“One if by land, and two if by sea; Four if by cable car; And I on the opposite shore will be …”
It being half-term, Grand Days Out have been to the forefront chez TVClaw recently. The last one of the holiday was to visit Mr L. in his weekday habitat of Docklands.
The round trip took in almost every mode of transport known to Londoners, bar Boris Bike. Walking, bus, tube, DLR, cable car, boat, taxi.
Having spent almost two hours getting to Canary Wharf the children and I were ready for some belated Día de los Muertos slap-up nosh at Wahaca.
I know, I know, purists argue that Mexican food in New York City pales in comparison to that on the West Coast, but I love it. Every now and then I get physical pangs thinking about the Chili Colorado at Lupe’s East LA (irony acknowledged) near my old office in Tribeca, and I’ve managed to pass my hankerings on to my burrito-mad children.
And so the tepid, bland offerings — mostly buried under piles of cold, tasteless cheese — dished up for our lunch at Wahaca were disappointing, to say the least. I’ll be charitable and suggest it was an off day, but I won’t rush back. The decor’s great though.
From Mexico to Sailor Town, care of the wonderful Museum of London Docklands in West India Quay. Free to enter (donations welcome, but not solicited forcefully) this gem of a museum is packed with interesting and entertaining exhibits and galleries.
We had a rollicking half-hour in the company of “Michael Faraday,” who explained his most famous experiments and discoveries in the world of electricity. … We sat in a two-person bomb shelter shaped like a panettone (I think I would have preferred to take my chances outside, given the choice), and then watched film of the docks being bombed during The Blitz … We stood agape in the most moving gallery devoted to the grisly history of the slave and sugar trades that shaped so much of the modern world.
Then it was back onto the DLR for a sunset trip across the river in a cable car from the Royal Docks to Greenwich. The Emirates Air Line terminal was empty so we had the 10-seater cable car to ourselves. Which was nice, as there were a few potential brown trouser moments.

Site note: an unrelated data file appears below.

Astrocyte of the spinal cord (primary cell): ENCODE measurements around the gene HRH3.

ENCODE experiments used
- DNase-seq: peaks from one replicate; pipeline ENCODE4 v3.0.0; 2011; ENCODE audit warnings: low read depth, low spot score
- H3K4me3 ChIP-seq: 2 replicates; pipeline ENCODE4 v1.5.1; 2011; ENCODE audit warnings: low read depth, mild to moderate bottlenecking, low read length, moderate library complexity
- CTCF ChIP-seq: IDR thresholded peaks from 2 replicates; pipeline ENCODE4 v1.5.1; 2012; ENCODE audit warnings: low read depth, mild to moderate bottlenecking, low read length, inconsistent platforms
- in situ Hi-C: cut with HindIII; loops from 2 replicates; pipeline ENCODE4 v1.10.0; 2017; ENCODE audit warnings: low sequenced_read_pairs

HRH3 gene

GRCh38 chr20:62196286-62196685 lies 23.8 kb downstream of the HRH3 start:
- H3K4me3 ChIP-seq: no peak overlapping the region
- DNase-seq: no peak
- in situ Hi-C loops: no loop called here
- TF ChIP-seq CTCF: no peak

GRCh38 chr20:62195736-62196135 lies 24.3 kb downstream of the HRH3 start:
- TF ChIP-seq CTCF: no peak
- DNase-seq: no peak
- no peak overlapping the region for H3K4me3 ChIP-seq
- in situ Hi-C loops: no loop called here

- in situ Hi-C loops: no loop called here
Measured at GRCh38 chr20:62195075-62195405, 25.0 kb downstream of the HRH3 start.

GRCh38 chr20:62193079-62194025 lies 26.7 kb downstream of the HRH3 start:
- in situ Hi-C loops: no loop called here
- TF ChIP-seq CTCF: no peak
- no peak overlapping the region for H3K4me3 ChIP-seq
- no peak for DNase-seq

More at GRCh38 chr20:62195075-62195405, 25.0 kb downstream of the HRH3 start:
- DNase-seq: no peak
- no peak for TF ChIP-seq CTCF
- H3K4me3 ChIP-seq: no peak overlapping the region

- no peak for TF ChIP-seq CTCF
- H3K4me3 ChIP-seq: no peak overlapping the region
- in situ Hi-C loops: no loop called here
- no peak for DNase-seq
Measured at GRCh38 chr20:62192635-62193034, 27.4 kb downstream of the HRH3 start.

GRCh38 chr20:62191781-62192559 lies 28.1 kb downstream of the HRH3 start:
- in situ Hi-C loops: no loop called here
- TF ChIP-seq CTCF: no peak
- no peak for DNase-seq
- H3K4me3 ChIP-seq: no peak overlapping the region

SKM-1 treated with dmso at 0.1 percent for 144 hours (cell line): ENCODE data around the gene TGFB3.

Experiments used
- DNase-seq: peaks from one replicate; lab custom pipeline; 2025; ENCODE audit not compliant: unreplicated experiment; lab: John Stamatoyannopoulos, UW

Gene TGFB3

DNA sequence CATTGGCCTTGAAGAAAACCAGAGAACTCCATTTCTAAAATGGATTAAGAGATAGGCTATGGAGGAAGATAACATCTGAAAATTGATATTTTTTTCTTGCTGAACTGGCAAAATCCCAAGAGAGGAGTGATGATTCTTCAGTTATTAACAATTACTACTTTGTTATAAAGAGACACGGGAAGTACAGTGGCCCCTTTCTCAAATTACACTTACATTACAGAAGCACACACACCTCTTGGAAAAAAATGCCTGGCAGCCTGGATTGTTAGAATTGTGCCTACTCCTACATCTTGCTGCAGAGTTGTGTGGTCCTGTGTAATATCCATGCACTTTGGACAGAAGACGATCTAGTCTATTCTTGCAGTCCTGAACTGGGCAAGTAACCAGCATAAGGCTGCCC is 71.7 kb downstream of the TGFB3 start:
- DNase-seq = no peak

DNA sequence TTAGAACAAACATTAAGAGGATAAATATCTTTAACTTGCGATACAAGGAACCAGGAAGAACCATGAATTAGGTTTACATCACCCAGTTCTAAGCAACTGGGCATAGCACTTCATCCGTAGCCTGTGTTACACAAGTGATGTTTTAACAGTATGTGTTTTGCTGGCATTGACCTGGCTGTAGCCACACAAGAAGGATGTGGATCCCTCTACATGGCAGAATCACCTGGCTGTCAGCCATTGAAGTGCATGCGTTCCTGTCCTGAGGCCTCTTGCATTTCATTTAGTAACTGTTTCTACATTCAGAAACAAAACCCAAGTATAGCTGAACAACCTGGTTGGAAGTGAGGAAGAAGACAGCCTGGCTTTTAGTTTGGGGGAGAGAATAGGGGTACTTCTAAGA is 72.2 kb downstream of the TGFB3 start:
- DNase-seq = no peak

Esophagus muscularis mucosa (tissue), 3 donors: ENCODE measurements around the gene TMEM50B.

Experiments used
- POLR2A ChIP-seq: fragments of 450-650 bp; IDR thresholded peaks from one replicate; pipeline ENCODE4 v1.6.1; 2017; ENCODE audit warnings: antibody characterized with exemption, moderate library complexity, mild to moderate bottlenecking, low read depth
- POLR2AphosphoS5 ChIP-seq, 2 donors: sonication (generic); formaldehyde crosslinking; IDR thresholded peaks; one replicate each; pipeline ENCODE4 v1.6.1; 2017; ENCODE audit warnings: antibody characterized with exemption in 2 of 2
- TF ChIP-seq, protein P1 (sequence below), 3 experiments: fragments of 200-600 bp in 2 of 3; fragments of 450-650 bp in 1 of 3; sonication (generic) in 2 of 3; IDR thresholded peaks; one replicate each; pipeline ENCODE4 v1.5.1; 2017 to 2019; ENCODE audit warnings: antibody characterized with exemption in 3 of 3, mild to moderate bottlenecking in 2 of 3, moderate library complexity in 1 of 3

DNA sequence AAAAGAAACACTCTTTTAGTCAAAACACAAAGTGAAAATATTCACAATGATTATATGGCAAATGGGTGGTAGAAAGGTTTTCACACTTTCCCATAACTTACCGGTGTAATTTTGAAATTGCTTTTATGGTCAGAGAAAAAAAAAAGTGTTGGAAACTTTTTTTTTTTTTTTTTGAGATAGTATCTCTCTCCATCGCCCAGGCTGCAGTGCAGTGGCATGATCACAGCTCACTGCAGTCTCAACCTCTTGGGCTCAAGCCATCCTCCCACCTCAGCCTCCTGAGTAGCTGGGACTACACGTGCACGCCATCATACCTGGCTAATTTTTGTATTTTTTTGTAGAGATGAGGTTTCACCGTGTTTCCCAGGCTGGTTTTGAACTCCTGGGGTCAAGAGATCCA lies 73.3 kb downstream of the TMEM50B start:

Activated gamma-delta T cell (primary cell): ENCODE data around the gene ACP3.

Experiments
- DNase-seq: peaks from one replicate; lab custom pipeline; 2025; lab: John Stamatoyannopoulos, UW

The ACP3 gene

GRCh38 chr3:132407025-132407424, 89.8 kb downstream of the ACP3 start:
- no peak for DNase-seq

I don’t think my blood pressure could have coped had we been sharing with anyone deciding to have a laugh by rocking the car. Or anyone freaking out mid-ride, which is what happened the last time we were on a cable car.
Back in April our journey upwards on the Palm Springs Aerial Tramway — “Ascend two and one half miles to a pristine wilderness aboard the World’s Largest Rotating Tramcars” — was memorable largely for the handful of elderly women in our car who spent half an hour alternately screaming hysterically and sobbing onto each other’s shoulders while furtively trying the door. I felt jittery, to say the least.
This trip, while awesome, is definitely not for people who don’t like heights or enclosed spaces. However, once up at the cruising altitude of almost 300 feet, the view is spectacular. London at lighting-up time looked like a twinkling wonderland.
Then we headed for the Thames Clipper boat service from the O2 to Embankment. By now it was properly dark outside and I realised that London really does look magnificent from the river. The vista of Tower Bridge looming into the central foreground with St Paul’s behind is hard to beat as far as wow factors go, ‘though Wren’s Royal Hospital comes close.
And so back to the underground for the trip back to TVClaw Towers. Emerging above ground we sprang for a taxi instead of waiting for the bus (which was on diversion). A relaxing end to a truly Grand Day Out.
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